‘Malfunction Junction’ makeover begins

Construction began last week on Buckley's aptly-named "malfunction junction" and will create periodic – and reportedly minor – traffic inconveniences through its November completion.

‘Malfunction Junction’ will start to see construction on a new traffic light controlling traffic along SR 410. Construction is estimated to be finished by November. Submitted image.

Construction began last week on Buckley’s aptly-named “malfunction junction” and will create periodic – and reportedly minor – traffic inconveniences through its November completion.

A $1.8 million contract was awarded to Johansen Excavation for what is officially known, in city circles, as Phase 2 of the SR410/SR165/Ryan Road/112th Street East Realignment Project.

Phase 1 was constructed in 2011 and realigned Ryan Road and 112th Street to connect at a temporary intersection at SR 165.

Now, Phase 2 will:

• realign SR 165, bending it slightly west to create a “T” intersection at SR 410. A traditional red-yellow-green traffic light will be added where the highways meet, just west of where 410 curves to the north.

• realign River Avenue so it connects to Ryan Road at a “T” intersection.

• improve the intersection of SR 165 and 112th/Ryan Road, including additional street lighting;

• add pedestrian improvements along SR 165 between Ryan Road and SR 410;

• realign a portion of the Foothills Trail, allowing users to more safely cross SR 165.

According to information forwarded by the city, drivers can expect to see flaggers in the area during the coming weeks, along with some shifting of travel lanes. It was noted that, as of last week, there had been no lane closures requested.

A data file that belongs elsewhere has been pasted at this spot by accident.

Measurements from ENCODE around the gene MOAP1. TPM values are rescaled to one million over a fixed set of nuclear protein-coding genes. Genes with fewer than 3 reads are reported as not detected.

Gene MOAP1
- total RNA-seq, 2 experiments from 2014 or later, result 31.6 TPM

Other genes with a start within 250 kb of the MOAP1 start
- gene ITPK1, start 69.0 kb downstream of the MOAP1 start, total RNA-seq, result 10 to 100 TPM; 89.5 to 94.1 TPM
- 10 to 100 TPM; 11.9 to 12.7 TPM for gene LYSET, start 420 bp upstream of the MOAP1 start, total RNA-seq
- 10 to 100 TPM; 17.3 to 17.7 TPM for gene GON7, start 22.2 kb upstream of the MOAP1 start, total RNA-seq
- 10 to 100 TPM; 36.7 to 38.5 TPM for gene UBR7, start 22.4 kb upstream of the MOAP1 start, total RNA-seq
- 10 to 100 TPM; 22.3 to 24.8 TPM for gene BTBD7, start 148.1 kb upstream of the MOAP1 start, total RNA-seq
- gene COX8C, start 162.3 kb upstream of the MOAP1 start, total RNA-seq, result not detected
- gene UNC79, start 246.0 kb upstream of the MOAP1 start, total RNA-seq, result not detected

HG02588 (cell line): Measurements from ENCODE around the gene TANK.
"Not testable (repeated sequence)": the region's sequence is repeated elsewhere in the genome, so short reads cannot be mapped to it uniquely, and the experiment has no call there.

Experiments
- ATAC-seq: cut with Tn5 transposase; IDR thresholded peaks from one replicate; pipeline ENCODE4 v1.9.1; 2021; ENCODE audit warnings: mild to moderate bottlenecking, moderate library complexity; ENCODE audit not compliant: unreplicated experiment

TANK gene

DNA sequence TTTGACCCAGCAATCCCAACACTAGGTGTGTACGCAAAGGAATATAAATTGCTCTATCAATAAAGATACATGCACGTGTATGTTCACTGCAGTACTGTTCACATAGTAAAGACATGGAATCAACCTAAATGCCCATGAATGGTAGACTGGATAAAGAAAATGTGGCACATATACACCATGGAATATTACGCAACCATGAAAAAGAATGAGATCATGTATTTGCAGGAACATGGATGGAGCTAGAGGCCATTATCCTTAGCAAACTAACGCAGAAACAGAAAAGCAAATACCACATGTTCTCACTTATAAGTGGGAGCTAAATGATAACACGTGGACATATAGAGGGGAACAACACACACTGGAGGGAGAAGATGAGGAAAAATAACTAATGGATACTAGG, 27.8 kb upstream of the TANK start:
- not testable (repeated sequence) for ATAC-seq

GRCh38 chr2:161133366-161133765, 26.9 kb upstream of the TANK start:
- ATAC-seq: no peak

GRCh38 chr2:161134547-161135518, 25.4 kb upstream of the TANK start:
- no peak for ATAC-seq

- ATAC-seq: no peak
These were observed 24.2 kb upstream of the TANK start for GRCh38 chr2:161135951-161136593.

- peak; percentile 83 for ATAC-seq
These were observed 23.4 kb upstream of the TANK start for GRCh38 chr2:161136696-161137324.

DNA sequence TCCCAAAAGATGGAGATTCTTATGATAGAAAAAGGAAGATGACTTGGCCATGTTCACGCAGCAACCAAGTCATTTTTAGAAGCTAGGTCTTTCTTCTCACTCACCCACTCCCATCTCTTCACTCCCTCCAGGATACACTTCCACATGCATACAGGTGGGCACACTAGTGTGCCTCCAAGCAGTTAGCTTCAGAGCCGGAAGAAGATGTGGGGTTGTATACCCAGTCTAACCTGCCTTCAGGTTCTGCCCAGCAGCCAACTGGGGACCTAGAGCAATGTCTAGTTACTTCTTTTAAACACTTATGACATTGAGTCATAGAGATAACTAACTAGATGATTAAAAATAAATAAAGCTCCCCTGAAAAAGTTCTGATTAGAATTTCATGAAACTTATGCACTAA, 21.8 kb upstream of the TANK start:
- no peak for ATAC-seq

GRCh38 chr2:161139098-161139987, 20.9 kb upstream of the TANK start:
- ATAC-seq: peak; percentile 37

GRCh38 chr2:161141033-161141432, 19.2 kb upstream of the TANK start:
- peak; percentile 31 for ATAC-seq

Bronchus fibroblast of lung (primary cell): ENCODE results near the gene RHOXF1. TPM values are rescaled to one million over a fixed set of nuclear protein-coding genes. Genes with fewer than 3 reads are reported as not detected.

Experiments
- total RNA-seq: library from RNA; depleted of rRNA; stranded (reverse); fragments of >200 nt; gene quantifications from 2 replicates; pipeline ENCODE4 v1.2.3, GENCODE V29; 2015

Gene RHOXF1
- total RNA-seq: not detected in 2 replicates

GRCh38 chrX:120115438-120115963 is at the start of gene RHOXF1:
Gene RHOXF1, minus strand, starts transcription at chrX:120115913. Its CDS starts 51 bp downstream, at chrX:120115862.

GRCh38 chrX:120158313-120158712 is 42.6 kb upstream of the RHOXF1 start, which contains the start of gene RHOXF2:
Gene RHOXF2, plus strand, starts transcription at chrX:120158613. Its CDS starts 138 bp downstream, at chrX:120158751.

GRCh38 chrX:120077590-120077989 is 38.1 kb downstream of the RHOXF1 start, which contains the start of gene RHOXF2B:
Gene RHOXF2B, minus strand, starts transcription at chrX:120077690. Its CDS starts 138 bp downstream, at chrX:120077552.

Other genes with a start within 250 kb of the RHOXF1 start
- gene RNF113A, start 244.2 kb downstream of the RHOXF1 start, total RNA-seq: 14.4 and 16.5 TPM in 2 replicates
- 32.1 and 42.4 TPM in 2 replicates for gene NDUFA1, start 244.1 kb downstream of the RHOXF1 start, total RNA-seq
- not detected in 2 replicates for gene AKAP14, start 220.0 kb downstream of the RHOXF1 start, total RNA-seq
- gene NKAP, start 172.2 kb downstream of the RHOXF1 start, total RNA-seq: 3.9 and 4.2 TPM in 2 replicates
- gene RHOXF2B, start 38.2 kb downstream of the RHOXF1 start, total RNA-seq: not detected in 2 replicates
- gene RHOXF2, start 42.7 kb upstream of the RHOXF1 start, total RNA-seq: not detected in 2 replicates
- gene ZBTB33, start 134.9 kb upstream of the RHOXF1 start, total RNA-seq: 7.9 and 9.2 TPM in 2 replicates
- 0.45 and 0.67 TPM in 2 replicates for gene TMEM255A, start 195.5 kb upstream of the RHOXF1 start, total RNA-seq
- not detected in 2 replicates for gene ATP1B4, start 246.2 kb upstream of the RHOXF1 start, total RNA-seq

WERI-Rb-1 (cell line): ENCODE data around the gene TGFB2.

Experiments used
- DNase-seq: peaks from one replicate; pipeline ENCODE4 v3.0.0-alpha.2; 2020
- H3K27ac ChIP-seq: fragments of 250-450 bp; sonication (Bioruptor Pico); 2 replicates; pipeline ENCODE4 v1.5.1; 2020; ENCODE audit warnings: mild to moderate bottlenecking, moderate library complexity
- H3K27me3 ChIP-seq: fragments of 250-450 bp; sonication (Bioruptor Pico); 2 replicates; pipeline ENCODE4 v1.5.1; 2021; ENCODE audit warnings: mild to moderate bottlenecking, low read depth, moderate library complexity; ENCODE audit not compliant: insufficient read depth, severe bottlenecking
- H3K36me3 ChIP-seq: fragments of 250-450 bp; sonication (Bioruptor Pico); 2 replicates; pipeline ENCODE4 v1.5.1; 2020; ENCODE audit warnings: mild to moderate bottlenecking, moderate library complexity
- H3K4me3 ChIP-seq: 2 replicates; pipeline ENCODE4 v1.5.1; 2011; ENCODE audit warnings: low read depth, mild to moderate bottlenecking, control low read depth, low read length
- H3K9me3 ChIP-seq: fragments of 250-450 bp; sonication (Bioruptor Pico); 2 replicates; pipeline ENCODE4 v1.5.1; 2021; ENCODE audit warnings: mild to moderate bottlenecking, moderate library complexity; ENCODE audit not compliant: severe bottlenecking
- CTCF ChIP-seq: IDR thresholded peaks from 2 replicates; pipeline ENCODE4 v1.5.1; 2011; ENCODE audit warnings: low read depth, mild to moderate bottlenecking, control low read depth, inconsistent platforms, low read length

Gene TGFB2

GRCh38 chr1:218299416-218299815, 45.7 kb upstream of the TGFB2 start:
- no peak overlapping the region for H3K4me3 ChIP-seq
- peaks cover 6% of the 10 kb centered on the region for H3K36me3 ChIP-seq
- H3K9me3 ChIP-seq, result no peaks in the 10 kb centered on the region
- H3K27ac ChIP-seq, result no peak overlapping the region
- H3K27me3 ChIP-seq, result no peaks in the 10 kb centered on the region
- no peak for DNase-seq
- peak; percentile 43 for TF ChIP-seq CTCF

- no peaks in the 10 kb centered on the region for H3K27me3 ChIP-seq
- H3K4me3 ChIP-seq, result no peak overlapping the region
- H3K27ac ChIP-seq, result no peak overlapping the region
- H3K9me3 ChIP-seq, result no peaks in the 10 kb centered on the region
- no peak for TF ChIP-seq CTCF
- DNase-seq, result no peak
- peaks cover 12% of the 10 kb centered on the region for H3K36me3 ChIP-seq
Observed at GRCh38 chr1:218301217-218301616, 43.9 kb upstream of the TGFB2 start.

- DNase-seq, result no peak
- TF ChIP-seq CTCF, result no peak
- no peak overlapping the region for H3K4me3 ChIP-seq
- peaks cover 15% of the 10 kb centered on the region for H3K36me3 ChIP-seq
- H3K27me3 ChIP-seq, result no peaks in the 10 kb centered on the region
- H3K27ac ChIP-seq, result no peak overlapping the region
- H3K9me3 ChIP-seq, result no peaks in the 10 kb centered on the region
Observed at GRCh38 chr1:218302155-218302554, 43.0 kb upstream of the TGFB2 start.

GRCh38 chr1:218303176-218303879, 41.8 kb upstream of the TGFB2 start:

There is an immediate impact for those who have used the park-and-ride site near the construction zone. It has been closed.

Those who enjoy the Foothills Trail will notice the paved section of trail has been closed between 112th and Wheeler Avenue, with detour signs noting a revised route.

The project carries an estimated total cost of $2.4 million, which includes the contractor bid, design engineering and construction engineering.

To pay for the work, the city received $1.6 million in federal funding, passed through the state’s Department of Transportation. Another $600,000 was obtained in the form of a grant from the state’s Transportation Improvement Board. Finally, the TIB authorized a bit more money to come Buckley’s way.

The funding shortfall – identified as a bit less than $170,000 – will be picked up by the city. The likely source is the Street Capital Account, which has a current balance of a little more than $700,000.

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